The New Intolerance
In November, Cardinal Walter Kasper gave a speech at the Catholic University of America in which he said, “Mercy has become the theme of [Pope Francis’s] pontificate. . . . With this theme, Pope Francis has addressed countless individuals, both within and without the Church. . . . He has moved them intensely, and pierced their hearts.” The cardinal added, “Who among us does not depend on mercy? On the mercy of God, and of merciful fellow man?”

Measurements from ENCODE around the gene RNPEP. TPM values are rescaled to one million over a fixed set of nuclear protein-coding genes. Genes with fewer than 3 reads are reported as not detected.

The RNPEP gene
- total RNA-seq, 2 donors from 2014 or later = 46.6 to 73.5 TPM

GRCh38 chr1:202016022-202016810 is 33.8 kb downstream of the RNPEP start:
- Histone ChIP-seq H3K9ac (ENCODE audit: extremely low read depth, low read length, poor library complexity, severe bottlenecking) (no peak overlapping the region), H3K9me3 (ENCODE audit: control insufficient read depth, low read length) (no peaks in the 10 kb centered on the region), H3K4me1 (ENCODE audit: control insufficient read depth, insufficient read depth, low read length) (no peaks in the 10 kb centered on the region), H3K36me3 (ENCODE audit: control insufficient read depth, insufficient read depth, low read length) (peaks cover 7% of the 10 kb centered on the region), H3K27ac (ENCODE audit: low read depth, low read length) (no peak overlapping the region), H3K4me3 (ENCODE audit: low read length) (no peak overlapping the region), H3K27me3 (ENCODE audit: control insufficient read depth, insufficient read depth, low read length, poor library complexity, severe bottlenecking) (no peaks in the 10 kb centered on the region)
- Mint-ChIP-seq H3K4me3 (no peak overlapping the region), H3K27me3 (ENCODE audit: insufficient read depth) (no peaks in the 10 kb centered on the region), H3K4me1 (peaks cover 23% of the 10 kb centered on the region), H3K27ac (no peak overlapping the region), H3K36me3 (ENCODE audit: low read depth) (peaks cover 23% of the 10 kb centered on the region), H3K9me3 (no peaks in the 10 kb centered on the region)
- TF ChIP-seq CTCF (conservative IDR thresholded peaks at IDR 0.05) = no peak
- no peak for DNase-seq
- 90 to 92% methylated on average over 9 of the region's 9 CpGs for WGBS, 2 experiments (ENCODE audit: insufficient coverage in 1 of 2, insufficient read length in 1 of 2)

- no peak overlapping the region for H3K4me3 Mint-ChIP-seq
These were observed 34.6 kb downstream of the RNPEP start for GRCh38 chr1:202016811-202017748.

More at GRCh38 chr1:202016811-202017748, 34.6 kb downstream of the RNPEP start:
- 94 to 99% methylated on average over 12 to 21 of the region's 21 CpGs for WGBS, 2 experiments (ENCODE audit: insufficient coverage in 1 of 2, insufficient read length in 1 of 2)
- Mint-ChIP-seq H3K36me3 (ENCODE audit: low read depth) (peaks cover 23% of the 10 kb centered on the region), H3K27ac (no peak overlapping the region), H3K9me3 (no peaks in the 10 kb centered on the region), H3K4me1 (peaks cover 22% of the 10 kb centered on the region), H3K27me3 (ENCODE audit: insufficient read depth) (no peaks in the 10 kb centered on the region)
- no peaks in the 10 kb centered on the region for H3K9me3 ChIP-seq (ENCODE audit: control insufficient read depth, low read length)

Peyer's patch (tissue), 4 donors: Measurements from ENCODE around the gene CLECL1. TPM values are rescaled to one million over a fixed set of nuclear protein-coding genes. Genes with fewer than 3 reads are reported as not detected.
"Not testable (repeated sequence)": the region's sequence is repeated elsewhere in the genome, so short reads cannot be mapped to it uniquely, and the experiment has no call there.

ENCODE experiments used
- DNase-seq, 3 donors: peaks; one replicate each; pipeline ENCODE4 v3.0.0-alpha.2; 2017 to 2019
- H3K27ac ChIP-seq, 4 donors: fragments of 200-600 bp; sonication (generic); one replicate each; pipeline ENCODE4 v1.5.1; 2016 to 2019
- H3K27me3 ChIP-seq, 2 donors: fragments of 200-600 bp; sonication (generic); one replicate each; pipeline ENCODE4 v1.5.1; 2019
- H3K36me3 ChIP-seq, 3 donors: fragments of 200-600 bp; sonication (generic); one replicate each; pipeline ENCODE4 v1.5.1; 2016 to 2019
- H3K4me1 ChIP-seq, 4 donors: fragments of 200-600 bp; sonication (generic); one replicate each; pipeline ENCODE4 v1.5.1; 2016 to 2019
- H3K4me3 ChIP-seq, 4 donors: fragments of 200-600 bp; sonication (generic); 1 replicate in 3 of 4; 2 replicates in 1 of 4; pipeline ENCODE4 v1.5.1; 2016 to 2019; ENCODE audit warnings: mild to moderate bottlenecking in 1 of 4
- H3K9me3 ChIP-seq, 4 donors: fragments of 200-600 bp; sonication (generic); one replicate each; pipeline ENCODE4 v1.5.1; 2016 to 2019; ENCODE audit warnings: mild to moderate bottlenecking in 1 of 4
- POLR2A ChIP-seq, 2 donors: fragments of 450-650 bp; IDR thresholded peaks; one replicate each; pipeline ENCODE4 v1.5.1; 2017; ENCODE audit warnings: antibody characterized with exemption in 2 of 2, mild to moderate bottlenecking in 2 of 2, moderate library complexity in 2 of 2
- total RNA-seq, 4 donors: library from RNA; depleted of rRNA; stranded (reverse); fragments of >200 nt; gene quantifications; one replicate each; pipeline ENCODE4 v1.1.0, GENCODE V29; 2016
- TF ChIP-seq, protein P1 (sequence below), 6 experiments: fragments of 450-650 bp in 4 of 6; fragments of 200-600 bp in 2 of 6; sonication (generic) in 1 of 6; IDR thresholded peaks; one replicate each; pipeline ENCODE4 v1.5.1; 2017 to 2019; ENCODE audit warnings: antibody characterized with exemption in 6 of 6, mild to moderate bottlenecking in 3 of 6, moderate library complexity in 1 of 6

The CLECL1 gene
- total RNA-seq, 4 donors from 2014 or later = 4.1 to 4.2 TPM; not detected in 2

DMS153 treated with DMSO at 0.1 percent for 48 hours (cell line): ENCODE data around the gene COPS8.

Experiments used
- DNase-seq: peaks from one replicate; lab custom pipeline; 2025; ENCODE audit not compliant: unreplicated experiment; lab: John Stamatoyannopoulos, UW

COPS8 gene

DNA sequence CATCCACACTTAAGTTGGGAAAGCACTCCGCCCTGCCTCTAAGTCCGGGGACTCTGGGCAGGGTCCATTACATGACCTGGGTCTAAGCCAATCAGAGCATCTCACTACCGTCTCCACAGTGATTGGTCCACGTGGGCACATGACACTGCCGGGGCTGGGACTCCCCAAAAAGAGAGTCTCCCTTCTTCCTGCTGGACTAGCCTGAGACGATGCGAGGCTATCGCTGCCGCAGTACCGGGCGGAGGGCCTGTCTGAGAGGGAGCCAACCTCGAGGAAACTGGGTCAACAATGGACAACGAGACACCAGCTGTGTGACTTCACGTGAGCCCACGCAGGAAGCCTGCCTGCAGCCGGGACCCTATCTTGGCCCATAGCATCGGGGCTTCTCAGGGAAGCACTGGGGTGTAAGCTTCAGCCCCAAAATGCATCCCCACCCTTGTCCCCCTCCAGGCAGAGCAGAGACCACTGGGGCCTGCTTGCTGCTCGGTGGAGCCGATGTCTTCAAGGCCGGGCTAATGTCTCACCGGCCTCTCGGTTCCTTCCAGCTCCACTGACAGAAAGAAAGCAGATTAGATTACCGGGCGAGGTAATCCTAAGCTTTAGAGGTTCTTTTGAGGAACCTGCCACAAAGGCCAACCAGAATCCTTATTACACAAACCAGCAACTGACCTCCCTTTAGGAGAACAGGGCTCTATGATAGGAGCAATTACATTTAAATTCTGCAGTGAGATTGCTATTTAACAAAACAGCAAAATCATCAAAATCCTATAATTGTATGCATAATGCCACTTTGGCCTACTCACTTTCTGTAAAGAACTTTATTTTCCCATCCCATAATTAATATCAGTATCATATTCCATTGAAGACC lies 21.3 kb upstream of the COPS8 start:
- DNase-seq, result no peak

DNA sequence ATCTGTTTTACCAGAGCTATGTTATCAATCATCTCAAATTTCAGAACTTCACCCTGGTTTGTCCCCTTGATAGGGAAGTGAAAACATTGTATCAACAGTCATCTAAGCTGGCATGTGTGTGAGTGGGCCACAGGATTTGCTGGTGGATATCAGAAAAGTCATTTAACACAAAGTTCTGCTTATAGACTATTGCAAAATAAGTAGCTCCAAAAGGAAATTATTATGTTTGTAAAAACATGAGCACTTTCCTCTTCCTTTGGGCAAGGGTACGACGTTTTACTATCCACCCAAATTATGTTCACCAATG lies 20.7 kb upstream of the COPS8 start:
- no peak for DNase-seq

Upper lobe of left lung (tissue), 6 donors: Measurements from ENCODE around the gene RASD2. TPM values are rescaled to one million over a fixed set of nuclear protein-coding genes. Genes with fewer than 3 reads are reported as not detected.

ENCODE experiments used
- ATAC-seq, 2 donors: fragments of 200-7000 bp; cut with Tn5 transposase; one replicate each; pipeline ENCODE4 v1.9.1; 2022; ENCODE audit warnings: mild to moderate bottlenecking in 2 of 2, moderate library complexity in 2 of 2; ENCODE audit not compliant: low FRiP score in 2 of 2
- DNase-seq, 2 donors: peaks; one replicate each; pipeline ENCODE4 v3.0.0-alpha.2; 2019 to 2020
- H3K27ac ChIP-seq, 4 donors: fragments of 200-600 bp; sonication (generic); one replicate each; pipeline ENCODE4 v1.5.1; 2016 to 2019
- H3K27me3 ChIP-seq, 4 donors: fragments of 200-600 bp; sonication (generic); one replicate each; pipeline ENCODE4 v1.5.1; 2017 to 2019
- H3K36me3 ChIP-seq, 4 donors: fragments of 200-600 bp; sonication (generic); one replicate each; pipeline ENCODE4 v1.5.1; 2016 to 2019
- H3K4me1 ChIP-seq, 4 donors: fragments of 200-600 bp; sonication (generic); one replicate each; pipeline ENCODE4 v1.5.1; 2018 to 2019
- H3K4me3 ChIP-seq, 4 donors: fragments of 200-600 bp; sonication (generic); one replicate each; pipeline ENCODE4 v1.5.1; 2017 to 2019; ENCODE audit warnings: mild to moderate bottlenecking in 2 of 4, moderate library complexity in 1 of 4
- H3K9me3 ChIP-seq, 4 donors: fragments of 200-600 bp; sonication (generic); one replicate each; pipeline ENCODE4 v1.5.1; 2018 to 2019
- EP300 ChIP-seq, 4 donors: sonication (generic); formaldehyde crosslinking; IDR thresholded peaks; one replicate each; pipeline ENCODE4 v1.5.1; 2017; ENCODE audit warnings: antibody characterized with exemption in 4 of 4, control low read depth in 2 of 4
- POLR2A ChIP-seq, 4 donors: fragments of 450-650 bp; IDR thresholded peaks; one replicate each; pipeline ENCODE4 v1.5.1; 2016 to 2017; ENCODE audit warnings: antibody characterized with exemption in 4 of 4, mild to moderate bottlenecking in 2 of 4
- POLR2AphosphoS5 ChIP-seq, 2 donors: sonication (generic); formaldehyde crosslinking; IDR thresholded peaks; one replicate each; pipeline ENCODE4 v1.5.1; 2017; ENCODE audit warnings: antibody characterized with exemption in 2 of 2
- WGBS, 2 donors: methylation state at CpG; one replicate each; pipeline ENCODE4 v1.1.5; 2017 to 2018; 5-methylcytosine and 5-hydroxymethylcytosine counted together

Those questions move all people of good will, and they also go straight to the core of this essay. Pope Francis and Cardinal Kasper teach that mercy means meeting people where they live. We should take their counsel to heart and apply it to ourselves at the present time, looking at where many Christians in America and Europe and other places live today because they are Christians. We are not speaking here of the believers across the planet who suffer grievous harm for the sake of faith. We’re talking instead about something else: the slow-motion marginalizing and penalizing of believers on the very doorsteps of the churches of North America, Europe, and elsewhere, in societies that are the very historical strongholds of political and religious liberty.